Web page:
The lack of regulation of advanced nursing is a ‘major concern for public protection’, HSJ has been told.

The chair of the Association of Advanced Practice Educators, a network of 37 universities that train staff in advanced patient care, said some nurses who were dismissed from university courses for failing to meet standards continue to call themselves advanced nurses and remain in their jobs.

Katrina Maclaine also warned that some advanced nurses were “unconsciously incompetent”. The AAPE believes formal regulation of advanced nursing is needed to tackle the poor governance among employers.

Her comments follow the publication of research earlier this month that revealed almost 600 separate job titles are being used by nurses working in advanced practice roles, with no clear link between their education level, competence or experience.

The study, led by Professor Alison Leary from London South Bank University, also revealed how hundreds of unregistered care staff were being given job titles describing them as “advanced nurses”. This week, England’s most senior nurses told all NHS trusts to check if they were employing unqualified care staff with job titles describing them as “nurses”.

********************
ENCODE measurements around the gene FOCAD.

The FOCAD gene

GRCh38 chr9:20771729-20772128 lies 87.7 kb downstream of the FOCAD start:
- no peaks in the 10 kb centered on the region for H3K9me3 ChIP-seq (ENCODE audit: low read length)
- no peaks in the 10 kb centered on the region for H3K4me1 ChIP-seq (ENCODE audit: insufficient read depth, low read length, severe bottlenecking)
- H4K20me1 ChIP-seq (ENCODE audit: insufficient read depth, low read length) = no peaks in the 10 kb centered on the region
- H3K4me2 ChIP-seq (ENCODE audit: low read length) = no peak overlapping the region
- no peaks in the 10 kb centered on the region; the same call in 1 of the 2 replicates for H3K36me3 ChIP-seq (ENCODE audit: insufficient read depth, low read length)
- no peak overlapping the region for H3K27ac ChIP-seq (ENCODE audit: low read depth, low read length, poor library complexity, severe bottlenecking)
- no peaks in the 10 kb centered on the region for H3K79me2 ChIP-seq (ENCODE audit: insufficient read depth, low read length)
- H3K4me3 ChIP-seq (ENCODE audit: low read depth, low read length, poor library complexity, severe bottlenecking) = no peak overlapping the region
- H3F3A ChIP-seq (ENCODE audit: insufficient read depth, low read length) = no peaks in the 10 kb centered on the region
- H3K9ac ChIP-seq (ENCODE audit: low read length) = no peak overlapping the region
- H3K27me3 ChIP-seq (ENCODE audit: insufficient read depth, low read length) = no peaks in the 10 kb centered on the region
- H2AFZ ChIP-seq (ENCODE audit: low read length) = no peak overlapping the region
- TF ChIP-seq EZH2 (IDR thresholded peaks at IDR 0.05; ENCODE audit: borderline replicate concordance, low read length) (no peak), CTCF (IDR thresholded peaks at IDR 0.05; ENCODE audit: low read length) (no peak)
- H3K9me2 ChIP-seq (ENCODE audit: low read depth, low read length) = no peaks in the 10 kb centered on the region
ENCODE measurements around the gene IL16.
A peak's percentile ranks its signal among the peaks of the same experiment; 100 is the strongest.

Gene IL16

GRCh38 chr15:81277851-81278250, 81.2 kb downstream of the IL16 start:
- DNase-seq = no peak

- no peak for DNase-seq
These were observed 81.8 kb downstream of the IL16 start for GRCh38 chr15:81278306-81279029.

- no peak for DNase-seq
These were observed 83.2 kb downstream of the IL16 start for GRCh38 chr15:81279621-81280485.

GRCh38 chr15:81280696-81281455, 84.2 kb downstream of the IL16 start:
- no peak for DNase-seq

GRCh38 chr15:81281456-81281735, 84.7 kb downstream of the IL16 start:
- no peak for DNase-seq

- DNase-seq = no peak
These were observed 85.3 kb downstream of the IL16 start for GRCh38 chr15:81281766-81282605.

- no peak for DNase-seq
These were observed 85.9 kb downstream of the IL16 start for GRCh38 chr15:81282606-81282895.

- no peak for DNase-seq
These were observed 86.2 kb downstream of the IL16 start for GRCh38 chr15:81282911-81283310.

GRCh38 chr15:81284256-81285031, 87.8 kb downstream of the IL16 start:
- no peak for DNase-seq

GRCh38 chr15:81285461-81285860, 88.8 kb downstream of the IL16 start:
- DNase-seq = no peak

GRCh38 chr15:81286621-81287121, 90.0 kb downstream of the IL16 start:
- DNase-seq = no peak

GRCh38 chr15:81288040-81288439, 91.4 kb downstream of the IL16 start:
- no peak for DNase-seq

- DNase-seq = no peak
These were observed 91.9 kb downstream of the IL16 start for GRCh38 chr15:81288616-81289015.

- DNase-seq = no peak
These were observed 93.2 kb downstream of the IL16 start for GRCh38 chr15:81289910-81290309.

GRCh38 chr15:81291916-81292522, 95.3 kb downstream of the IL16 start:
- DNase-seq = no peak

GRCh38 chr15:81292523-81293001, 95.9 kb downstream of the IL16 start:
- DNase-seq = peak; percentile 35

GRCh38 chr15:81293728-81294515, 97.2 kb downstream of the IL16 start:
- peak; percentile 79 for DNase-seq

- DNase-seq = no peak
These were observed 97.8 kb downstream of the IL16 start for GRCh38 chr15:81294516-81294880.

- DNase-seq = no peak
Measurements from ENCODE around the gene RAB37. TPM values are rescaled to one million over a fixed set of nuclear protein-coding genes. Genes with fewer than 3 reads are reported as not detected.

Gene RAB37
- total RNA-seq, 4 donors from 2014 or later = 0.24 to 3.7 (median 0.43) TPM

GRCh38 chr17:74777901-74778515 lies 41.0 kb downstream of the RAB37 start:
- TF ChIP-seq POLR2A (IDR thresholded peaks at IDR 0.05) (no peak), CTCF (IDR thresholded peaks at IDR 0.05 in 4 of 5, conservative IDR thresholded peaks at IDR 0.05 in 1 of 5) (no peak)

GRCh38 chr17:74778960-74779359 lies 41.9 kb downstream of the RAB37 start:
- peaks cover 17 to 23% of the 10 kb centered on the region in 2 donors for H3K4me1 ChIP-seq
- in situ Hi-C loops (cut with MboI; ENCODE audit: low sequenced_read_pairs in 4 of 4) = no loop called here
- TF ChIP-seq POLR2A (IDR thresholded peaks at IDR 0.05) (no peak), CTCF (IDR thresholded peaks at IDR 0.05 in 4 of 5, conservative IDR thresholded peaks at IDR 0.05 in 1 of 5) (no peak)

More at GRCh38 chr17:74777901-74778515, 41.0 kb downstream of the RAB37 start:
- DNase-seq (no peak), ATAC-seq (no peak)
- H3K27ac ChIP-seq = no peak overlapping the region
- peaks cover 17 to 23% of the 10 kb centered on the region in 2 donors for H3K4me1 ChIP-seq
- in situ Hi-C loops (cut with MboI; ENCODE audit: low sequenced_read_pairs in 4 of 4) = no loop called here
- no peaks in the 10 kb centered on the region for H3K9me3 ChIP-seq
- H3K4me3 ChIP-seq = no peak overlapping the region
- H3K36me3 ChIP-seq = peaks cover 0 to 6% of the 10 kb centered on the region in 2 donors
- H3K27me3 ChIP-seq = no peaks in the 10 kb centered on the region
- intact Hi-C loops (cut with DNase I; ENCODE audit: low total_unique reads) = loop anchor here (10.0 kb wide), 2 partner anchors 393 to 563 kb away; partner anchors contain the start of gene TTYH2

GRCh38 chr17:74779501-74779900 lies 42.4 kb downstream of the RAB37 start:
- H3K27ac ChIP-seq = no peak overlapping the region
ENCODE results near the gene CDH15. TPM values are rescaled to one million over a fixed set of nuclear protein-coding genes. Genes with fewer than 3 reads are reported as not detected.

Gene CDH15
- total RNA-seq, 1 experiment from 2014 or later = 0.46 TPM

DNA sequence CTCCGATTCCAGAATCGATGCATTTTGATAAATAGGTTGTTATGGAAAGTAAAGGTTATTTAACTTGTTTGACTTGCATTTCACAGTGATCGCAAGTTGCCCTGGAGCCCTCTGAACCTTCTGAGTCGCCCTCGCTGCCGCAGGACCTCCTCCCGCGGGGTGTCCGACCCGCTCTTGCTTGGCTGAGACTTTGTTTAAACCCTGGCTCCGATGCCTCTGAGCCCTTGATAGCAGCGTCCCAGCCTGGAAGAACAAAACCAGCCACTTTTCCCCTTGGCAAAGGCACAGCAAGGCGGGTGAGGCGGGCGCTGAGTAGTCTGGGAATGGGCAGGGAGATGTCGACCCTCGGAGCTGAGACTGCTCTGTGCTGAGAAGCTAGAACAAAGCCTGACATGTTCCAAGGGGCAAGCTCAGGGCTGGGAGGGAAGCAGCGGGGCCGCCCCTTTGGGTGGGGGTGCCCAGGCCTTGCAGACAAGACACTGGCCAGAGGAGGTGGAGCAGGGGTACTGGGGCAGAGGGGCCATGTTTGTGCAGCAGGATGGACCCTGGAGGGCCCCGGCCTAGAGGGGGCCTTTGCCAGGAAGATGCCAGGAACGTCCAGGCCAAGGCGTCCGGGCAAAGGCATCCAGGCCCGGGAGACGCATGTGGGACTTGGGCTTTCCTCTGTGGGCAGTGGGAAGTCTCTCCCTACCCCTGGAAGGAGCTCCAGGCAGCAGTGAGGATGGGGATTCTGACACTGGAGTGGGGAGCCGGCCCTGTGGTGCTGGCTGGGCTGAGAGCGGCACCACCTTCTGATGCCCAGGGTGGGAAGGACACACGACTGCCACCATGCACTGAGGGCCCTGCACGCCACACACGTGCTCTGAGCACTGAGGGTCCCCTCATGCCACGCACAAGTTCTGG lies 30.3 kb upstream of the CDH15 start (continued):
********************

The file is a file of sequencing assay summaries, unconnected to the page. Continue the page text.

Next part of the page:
Ms Maclaine said the AAPE has become increasingly concerned about advanced nursing regulation.

She said: “A constant concern from course providers since the 1990s has been the lack of a regulatory framework. Many of us were hopeful with the Nursing and Midwifery Council proposals in 2005 as our experiences mounted of individuals coming on to our programmes who were already calling themselves ‘advanced nurse practitioners’ who were ‘unconsciously incompetent’.

“This highlighted the growing number of individuals who were using titles without any awareness of their lack of knowledge and skills. With no requirement for education, this trend has increased significantly.”

She added that another “extremely worrying” trend was “students who we discontinue due to demonstrated incompetence and lack of adequate levels of knowledge. We inform the employer; however, these students remain in their advanced practice posts in the workplace. This is a major cause of concern for public protection.

“This obviously calls employer governance into question but our members consider that regulation is the only mechanism for addressing both these very worrying circumstances.”